US 7932448 B1
A method of improving the mechanical connection between a stringed instrument's neck and body by incorporating an interlocking jigsaw shaped mortise and tenon joint. The mortise is machined into the neck heel and the tenon is machined into the neck pocket of the instrument's body. The neck and body are press-fit together and secured with threaded fasteners.
1. A method for attaching a neck onto a body of a stringed instrument, comprising:
a jigsaw shaped mortise milled into the underside said neck at the heel;
a jigsaw shaped tenon milled into the neck pocket of said body of said stringed instrument adapted for insertion into the underside of said neck at the heel;
and a plurality of threaded inserts that accept a plurality of threaded fasteners that extend through said body via holes positioned in close proximity to the jigsaw shaped tenon and into said threaded inserts of said neck, securing said neck onto said body.
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This application claims the benefit of PPA Ser. No. 61/103,885, filed Oct. 8, 2008 by the present inventor, which is incorporated by reference.
This application relates to the construction of stringed instruments, specifically to an improved connection of the neck to the instrument's body.
Some stringed instruments, particularly electric guitars and basses, have been designed to allow the neck to be removed from the body during the life of the instrument. This allows for many advantages over more permanent set-neck designs with regards to manufacturing, repair, construction, and finishing. Assembly of the instrument requires less time due to the fact that since a bonding agent is not used, no time is lost waiting for glue to dry. Also, the fact that if there is catastrophic failure of either the neck or body, either can be easily replaced rather than rendering the instrument inoperable. It also makes regular maintenance easier, as the neck can be removed and worked on separately from the body.
A traditional removable neck design incorporates the use of a basic mortise and tenon joint, with the end of the neck opposite of the tuning pegs referred to as the heel, being the tenon. A cavity is milled into the guitar body, referred to as the neck pocket, that acts as the mortise. Inserting the neck heel into the neck pocket and using screws to secure the neck to the body has been a standard in the guitar industry for decades.
One of the main disadvantages to a traditional removable neck assembly is the loss of stability between the neck and body, commonly referred to as neck shifting in the pocket. Under normal operating conditions when all neck fasteners are tight the design performs as intended, but if the neck fasteners become loose or there is stress inflicted along the latitudinal or longitudinal axis' of the neck/body joint, tuning instability can occur and in some extreme cases a failure of the neck joint due to excessive stress on the wood and fasteners. Also, if the instrument's build tolerances where the neck attaches to the instrument's body are not to exacting specifications it can lead to an imperfect fit, which will greatly affect the sound quality and performance of the instrument.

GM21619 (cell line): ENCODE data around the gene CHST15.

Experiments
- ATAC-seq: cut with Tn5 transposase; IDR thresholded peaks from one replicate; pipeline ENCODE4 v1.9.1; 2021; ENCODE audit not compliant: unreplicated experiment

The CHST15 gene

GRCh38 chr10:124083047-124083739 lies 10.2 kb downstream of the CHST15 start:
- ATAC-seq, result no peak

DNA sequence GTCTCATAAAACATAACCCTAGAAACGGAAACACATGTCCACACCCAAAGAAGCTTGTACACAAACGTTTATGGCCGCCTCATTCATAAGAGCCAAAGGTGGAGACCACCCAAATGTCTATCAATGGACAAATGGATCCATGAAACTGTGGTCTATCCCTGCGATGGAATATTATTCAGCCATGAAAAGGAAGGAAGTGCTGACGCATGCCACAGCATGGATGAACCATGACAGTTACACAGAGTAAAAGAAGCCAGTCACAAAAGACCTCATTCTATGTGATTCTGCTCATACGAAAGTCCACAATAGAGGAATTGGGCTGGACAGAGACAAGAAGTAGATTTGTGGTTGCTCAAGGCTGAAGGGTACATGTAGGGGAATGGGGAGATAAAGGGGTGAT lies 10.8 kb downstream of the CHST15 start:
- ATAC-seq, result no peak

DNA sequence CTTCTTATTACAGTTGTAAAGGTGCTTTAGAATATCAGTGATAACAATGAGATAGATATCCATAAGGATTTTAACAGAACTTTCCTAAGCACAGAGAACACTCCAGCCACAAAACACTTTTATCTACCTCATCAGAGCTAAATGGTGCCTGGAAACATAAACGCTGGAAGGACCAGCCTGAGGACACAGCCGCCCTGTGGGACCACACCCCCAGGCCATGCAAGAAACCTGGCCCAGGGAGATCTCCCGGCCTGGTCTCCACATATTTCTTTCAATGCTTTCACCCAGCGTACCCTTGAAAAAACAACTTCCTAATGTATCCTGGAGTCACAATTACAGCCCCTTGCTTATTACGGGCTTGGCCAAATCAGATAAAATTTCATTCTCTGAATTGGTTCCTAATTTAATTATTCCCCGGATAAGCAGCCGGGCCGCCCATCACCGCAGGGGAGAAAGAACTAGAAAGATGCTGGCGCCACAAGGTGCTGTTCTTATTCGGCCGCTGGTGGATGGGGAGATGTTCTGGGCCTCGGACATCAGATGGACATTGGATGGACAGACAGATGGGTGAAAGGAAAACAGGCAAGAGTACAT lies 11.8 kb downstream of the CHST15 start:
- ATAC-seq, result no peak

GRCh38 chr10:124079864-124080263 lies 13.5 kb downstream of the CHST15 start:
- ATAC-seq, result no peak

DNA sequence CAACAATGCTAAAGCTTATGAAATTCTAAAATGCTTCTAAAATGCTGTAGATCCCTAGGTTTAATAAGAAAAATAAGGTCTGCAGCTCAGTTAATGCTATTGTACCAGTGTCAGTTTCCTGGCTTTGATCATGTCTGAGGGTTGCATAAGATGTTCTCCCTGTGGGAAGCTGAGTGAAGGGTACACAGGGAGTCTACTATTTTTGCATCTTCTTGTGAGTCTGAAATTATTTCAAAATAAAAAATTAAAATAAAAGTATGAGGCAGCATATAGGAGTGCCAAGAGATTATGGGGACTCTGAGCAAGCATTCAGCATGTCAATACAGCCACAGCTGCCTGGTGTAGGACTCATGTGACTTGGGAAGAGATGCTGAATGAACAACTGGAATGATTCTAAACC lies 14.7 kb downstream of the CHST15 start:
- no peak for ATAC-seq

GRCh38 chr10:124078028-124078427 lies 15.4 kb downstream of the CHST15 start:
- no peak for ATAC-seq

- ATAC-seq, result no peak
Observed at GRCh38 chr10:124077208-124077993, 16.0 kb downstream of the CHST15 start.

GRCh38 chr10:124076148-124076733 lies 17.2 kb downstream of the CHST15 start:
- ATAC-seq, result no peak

Another disadvantage of a traditional removable neck assembly is the loss of energy when a string is plucked which decreases the sustain of a note or notes. The traditional removable neck design makes it inefficient as a conductor for string energy when compared to set-neck designs which are much more rigid, due to the set-neck construction method of a mortise and tenon or dovetail neck joint used in conjunction with a bonding agent. The more inflexible the joint the longer the strings will vibrate increasing sustain, resonance, and output.
The present embodiment solves the stability problem of a traditional removable neck assembly by prohibiting latitudinal and longitudinal shifting/movement, due to the interlocking of a neck mortise and body tenon. The present embodiment also provides a more rigid connection and additional mating surface area between a neck and body resulting in improved sustain of the plucked string when played.
After final finishing, the neck 1 and body 7 are to be assembled. After aligning the neck 1 and body 7, pressure is used to fit the two parts together forming an interlocking joint. Machine screw fasteners (5) are then inserted into the body mounting holes (12), through the neck mounting holes (13), and are engaged into the threaded inserts (4).